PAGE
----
Never smoke cigarettes in bed or any time you are sleepy.
Use a heating pad for no more than 30 minutes. Always unplug it when you are finished.
Unplug your electric blanket when it is not in use and store it flat. Never fold or roll it.
Tips For Safety In The Basement
Have your furnace checked before each heating season to be sure it is in proper working condition.
Change furnace filters frequently.
If you use the basement as a bedroom, make sure the windows are large enough to crawl through in case of fire.
Do not store trash or anything that could catch fire near the furnace.
Become familiar with your main electric panel.
Clean lint from the dryer screen before each use. Plug the dryer into a separate outlet and vent it to the outside. Be sure the vent does not get clogged. This is a favorite spot for bird nests.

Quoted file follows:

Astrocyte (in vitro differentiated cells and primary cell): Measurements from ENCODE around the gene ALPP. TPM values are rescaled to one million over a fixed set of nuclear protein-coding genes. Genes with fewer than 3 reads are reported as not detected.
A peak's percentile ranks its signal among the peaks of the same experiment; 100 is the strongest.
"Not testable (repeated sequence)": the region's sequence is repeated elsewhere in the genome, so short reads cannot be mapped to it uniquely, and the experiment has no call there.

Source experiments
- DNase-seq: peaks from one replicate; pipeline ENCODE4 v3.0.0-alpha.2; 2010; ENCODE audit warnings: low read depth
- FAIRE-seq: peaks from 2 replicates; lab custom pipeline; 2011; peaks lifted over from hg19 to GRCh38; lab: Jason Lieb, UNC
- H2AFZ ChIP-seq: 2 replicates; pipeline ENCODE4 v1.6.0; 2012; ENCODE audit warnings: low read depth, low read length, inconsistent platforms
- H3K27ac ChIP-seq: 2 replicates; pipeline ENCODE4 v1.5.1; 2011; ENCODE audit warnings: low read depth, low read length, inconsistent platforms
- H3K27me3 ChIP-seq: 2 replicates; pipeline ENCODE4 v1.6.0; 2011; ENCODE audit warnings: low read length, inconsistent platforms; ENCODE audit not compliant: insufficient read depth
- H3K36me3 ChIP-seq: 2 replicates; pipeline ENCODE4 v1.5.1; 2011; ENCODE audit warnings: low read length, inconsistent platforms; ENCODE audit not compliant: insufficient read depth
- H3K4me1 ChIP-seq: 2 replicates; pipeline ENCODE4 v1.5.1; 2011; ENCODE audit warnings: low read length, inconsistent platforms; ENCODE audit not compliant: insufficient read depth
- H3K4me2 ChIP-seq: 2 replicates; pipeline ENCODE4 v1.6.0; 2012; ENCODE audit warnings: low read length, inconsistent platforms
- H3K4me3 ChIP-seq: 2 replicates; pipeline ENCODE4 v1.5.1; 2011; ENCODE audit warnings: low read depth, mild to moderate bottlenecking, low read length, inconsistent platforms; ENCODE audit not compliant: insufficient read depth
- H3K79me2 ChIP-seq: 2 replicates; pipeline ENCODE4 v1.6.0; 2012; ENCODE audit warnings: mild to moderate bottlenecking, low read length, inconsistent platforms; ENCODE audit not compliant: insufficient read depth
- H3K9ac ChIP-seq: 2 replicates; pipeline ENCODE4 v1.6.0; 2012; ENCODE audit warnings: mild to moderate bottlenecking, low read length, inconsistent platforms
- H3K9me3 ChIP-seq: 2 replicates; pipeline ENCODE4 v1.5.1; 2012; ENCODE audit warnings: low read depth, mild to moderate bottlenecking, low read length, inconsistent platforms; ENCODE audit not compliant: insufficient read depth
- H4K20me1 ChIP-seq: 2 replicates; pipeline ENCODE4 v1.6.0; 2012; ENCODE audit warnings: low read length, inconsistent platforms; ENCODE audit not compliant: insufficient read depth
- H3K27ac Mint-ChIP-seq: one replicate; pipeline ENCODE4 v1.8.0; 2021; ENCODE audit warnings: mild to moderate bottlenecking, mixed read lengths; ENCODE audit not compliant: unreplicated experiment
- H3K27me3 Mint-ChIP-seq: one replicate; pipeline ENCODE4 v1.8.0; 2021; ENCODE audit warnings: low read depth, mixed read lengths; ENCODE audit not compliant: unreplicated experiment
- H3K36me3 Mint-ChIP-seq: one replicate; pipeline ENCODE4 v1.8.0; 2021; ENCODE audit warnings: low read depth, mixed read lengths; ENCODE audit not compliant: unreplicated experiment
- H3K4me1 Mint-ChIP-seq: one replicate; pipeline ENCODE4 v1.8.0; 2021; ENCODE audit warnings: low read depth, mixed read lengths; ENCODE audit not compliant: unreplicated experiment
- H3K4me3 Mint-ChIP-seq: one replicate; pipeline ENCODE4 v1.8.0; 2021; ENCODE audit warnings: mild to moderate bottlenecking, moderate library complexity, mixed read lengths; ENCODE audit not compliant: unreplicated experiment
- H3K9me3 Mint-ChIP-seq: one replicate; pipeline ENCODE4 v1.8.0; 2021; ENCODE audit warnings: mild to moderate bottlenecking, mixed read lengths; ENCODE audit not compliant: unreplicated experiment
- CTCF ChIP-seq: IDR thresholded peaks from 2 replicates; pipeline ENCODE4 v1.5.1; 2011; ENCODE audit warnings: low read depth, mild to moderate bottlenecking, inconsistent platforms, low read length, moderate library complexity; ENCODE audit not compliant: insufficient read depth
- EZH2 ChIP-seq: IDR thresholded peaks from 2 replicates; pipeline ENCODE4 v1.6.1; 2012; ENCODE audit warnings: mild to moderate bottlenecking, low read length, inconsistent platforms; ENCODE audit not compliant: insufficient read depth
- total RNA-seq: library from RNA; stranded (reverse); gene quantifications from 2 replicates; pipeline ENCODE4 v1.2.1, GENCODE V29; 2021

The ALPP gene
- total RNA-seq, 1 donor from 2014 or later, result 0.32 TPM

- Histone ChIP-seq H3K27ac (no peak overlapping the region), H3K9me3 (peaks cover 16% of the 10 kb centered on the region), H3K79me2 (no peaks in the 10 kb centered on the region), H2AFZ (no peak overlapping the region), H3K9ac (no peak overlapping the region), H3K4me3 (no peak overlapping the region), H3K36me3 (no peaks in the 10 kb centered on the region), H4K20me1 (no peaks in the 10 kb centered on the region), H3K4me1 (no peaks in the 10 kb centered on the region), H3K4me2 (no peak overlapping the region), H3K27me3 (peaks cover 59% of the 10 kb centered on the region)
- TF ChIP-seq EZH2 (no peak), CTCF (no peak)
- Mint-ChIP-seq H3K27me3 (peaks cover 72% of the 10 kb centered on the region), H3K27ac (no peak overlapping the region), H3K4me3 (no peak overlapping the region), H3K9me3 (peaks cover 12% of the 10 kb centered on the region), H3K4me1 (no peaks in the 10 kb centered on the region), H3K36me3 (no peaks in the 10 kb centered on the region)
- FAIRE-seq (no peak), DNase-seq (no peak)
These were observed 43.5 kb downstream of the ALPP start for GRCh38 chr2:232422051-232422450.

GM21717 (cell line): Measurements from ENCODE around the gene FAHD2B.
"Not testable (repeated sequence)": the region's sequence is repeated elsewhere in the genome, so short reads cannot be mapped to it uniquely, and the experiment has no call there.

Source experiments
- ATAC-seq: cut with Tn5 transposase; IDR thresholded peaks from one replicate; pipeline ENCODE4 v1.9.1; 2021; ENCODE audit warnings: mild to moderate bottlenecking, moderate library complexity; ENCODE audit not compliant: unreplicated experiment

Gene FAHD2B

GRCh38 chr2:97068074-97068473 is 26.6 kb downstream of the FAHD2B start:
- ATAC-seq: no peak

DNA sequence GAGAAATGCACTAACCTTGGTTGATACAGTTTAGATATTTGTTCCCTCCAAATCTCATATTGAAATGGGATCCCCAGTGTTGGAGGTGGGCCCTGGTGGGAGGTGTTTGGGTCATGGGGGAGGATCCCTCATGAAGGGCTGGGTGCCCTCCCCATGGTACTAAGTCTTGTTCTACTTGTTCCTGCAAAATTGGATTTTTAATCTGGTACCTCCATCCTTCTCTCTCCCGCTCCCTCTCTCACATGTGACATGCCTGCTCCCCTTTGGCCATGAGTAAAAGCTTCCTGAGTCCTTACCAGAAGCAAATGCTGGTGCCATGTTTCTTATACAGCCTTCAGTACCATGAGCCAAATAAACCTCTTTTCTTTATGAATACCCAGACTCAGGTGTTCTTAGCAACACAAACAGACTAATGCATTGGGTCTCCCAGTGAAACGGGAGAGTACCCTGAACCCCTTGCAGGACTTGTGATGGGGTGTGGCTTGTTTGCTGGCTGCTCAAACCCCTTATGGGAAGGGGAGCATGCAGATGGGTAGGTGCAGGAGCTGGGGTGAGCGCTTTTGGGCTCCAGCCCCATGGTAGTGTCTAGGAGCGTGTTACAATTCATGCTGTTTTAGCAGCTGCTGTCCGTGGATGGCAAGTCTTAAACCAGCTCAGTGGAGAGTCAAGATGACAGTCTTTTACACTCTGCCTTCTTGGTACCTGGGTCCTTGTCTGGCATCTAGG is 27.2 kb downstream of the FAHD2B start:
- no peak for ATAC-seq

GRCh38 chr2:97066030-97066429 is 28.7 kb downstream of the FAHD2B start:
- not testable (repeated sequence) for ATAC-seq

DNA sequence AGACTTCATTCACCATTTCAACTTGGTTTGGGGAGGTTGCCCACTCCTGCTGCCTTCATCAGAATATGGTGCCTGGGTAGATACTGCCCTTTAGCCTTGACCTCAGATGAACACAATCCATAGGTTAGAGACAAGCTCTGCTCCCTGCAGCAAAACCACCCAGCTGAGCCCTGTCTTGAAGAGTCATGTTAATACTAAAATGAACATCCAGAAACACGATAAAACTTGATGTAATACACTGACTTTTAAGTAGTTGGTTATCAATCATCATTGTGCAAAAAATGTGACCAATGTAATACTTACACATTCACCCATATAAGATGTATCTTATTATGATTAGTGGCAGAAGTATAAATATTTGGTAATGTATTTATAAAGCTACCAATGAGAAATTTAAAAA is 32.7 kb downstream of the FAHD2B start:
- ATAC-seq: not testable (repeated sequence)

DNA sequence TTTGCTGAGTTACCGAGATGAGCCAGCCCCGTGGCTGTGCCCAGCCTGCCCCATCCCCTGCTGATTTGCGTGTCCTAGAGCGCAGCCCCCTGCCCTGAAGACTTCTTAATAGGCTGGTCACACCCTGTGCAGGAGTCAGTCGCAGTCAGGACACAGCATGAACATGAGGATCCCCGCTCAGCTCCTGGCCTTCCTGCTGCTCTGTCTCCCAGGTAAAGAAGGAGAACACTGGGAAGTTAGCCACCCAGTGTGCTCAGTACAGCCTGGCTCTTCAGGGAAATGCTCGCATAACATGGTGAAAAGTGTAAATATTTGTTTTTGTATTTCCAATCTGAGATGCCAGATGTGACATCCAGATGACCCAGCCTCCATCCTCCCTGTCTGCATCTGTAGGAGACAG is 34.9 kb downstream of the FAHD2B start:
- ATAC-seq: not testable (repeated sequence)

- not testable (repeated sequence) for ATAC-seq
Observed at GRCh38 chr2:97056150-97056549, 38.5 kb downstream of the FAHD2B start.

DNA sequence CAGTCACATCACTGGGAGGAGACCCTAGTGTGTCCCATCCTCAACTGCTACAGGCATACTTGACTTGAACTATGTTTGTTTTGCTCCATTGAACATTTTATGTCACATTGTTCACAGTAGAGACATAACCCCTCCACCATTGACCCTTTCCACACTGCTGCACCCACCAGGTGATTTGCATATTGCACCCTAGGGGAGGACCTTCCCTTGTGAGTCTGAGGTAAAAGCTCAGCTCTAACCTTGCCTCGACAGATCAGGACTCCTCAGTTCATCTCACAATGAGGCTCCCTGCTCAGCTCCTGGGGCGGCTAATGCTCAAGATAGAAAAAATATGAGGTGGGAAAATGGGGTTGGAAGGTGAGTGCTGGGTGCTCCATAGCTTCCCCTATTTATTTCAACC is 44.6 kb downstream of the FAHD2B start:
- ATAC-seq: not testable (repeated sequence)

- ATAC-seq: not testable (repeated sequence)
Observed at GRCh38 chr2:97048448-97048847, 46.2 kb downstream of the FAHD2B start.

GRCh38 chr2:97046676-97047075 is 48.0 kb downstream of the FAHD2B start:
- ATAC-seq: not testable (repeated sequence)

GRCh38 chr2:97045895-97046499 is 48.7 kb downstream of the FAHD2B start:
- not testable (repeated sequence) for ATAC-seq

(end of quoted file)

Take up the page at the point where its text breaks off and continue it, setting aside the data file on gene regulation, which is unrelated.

Follow the manufacturers' recommended time for drying synthetic fabrics, rubber, plastics or foam.
Tips For Safety In The Garage Or Shop
Keep a fire extinguisher in this area and familiarize yourself with its use !
Use proper gauge extension cord with any power tool or high-wattage equipment.
Store gasoline in approved, tightly sealed containers and use it only as motor fuel.
Keep paints and other flammable liquids and chemicals in their original, labeled containers with tight fitting lids.
Use and store flammables (pesticides, fertilizers, paint, gasoline, etc.) away from any source of heat or flame. Never smoke near flammable liquids.
Dispose of oil soaked rags after use or store them in a tightly closed metal container. Never burn them or throw them in trash that will be burned.